CA Child Well-Being Report Card, Realignment and Prison Spending, Families First, and Back on Track


In a yearly report card, Children Now (a national, state and local research, policy development, and advocacy group) gave California letter grades for 31 areas that impact a child’s overall well-being. The state received less than ideal grades in important categories like juvenile justice (D), childhood trauma and resilience (D-), school climate and discipline (C), mental and behavioral health (D+), foster youth health (C-), and child abuse and neglect prevention (D).

An estimated 18%—or 1.5 million—of California kids have experienced two or more so-called “adverse childhood experiences” (ACEs). The report card gave the state a D- in the category of childhood trauma and resilience.

“Children experiencing traumatic events can have difficulty functioning in all areas of their lives,” said Children Now President Ted Lempert. “Trauma can impede emotional well-being, impact school performance and set kids up for a lifetime of health problems. California must do more to assess children for trauma and find them the help they need to heal.”

The traumas kids face have long-term consequences, Lempert pointed out.

“Kids with traumatic childhoods are more likely to become adults who need extra resources in everything from mental health, to employment, to criminal justice involvement. Providing kids with trauma assessment and support isn’t just the right thing to do, it’s the smart thing to do economically.”

The report card praised efforts to address and treat trauma at the community level by the Children’s Clinic in Long Beach and the Center for Youth Wellness in San Francisco as models worthy of replication across the state. A partnership between UC San Francisco and San Francisco Unified School District brought trauma informed therapy into schools, which reportedly contributed to an 89% drop in suspension rates and a 42% drop in violent student incidents.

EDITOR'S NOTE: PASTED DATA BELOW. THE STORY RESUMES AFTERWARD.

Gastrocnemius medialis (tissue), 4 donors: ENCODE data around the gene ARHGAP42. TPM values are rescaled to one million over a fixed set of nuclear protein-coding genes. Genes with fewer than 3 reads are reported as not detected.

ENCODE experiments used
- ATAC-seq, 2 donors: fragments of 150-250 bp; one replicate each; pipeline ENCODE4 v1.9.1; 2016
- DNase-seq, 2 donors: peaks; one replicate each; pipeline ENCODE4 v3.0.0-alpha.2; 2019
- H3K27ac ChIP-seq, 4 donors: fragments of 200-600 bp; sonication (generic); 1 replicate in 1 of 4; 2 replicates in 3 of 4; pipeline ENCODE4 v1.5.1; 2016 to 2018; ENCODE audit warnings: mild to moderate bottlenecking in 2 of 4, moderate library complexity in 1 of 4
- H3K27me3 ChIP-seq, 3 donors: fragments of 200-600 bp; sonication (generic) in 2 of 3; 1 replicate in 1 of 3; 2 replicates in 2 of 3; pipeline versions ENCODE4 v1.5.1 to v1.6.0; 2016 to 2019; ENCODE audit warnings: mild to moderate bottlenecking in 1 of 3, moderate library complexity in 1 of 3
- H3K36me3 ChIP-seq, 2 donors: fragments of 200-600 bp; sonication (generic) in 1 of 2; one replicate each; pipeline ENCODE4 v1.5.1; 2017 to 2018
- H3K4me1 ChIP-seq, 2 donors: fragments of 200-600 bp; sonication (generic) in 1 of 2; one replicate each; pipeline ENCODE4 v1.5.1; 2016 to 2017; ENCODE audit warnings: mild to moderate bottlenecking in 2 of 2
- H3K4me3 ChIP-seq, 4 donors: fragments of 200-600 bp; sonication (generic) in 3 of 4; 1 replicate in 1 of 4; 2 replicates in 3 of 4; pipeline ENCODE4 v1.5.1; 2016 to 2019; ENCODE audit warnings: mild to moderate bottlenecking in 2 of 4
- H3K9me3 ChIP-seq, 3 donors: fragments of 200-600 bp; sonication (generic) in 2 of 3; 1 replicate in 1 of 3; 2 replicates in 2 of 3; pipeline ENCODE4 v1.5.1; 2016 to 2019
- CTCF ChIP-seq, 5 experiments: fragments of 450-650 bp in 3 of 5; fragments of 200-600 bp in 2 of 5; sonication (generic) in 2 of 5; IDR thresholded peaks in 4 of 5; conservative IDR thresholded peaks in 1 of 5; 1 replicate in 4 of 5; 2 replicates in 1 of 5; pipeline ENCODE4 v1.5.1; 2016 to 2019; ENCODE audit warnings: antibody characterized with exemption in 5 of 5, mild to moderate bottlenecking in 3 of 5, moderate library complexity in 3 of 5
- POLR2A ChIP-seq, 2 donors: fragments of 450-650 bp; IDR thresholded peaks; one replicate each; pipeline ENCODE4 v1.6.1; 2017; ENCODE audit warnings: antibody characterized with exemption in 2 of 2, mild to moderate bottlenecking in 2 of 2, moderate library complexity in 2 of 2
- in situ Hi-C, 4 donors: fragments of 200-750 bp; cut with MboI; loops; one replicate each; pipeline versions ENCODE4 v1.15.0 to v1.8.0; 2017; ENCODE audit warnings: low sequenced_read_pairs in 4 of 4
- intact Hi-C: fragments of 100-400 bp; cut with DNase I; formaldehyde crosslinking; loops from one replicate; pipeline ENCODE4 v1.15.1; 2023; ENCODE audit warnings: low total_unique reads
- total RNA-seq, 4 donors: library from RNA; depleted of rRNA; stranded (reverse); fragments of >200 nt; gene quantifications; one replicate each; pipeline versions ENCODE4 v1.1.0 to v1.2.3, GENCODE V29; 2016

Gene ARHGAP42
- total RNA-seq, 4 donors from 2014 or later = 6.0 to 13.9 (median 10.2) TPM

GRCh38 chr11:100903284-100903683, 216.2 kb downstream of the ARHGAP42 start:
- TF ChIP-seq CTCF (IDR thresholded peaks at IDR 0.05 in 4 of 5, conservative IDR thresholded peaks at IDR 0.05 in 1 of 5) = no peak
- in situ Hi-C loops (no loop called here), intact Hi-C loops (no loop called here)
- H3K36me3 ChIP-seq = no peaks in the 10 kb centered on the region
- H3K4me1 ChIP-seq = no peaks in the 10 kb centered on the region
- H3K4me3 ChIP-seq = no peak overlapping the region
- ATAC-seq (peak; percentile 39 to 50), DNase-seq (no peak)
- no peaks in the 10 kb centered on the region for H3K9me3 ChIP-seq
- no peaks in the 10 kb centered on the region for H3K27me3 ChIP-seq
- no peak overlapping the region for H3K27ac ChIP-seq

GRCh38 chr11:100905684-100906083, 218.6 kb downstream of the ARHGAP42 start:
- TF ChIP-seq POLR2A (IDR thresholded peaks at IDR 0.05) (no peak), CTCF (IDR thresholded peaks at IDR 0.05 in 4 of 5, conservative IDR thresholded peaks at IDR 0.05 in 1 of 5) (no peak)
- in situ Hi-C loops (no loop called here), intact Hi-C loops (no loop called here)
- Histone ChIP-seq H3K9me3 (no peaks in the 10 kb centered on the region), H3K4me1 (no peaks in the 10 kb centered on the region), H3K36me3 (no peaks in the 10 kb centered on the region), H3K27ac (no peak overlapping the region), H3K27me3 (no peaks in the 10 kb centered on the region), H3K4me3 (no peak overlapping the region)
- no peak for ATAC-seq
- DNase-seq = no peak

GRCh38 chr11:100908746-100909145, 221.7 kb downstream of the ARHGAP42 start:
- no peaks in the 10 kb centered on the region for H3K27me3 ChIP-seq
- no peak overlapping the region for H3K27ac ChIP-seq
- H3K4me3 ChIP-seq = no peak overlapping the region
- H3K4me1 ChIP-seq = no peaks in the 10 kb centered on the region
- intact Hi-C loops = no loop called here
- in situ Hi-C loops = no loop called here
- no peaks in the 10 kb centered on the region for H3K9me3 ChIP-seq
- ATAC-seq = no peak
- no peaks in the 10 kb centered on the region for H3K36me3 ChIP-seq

The report recommends California focus more energy on policies and programs that support trauma prevention and healing, especially for kids in underserved communities.

In the juvenile justice category, Children Now gave the state a D, saying that contact with the juvenile justice system often re-traumatizes kids by punishing them, rather than helping them. The report card calls for a trauma-responsive justice system, more oversight of juvenile justice agencies, incentives for investing in evidence-based policies to give kids better outcomes.

The report does credit the state for efforts like Prop. 47, which reduced six non-serious felonies to misdemeanors, and the Positive Youth Justice Initiative which focuses on helping crossover kids—those who are involved in both the foster care and juvenile justice systems—by treating trauma, reducing confinement, and provides wraparound services to help teens transition into adulthood.

California received a few As and Bs, too, in categories like health insurance (A-), afterschool and summer learning (B-), and preschool (B-).

Head over to the report to learn more about the state’s other scores.


In the years since October 2011, when California implemented realignment in response to a federal mandate to reduce overcrowding in prisons, state spending on prisoners has risen, while the prison population dropped by approximately 30,000.

(If you need a refresher, in October 2011 realignment shifted the incarceration burden for certain low-level offenders away from the California Department of Corrections and Rehabilitation to the states’ 58 counties.)

Five years ago, the state spent $49,000 a year on each inmate. Now, that number has risen to nearly $64,000.